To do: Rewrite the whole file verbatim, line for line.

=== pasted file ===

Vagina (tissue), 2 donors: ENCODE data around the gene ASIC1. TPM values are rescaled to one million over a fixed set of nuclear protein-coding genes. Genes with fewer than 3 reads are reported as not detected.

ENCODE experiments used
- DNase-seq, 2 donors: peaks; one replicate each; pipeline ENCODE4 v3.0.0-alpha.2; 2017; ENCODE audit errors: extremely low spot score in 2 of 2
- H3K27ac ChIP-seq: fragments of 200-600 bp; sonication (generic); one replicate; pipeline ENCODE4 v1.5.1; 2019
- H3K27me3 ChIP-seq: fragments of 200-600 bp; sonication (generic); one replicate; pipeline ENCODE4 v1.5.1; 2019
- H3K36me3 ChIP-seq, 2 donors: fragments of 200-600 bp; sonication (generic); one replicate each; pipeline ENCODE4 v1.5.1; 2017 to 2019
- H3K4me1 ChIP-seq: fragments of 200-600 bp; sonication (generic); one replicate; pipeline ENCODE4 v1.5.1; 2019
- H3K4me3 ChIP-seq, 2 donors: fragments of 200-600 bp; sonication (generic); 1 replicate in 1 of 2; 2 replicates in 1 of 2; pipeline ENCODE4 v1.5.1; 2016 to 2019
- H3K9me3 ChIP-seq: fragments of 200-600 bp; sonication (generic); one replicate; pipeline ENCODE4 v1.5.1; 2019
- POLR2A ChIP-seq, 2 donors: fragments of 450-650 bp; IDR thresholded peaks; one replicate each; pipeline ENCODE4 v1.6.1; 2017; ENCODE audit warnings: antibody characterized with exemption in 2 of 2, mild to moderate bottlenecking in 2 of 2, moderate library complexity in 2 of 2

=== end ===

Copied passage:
Vagina (tissue), 2 donors: ENCODE data around the gene ASIC1. TPM values are rescaled to one million over a fixed set of nuclear protein-coding genes. Genes with fewer than 3 reads are reported as not detected.

ENCODE experiments used
- DNase-seq, 2 donors: peaks; one replicate each; pipeline ENCODE4 v3.0.0-alpha.2; 2017; ENCODE audit errors: extremely low spot score in 2 of 2
- H3K27ac ChIP-seq: fragments of 200-600 bp; sonication (generic); one replicate; pipeline ENCODE4 v1.5.1; 2019
- H3K27me3 ChIP-seq: fragments of 200-600 bp; sonication (generic); one replicate; pipeline ENCODE4 v1.5.1; 2019
- H3K36me3 ChIP-seq, 2 donors: fragments of 200-600 bp; sonication (generic); one replicate each; pipeline ENCODE4 v1.5.1; 2017 to 2019
- H3K4me1 ChIP-seq: fragments of 200-600 bp; sonication (generic); one replicate; pipeline ENCODE4 v1.5.1; 2019
- H3K4me3 ChIP-seq, 2 donors: fragments of 200-600 bp; sonication (generic); 1 replicate in 1 of 2; 2 replicates in 1 of 2; pipeline ENCODE4 v1.5.1; 2016 to 2019
- H3K9me3 ChIP-seq: fragments of 200-600 bp; sonication (generic); one replicate; pipeline ENCODE4 v1.5.1; 2019
- POLR2A ChIP-seq, 2 donors: fragments of 450-650 bp; IDR thresholded peaks; one replicate each; pipeline ENCODE4 v1.6.1; 2017; ENCODE audit warnings: antibody characterized with exemption in 2 of 2, mild to moderate bottlenecking in 2 of 2, moderate library complexity in 2 of 2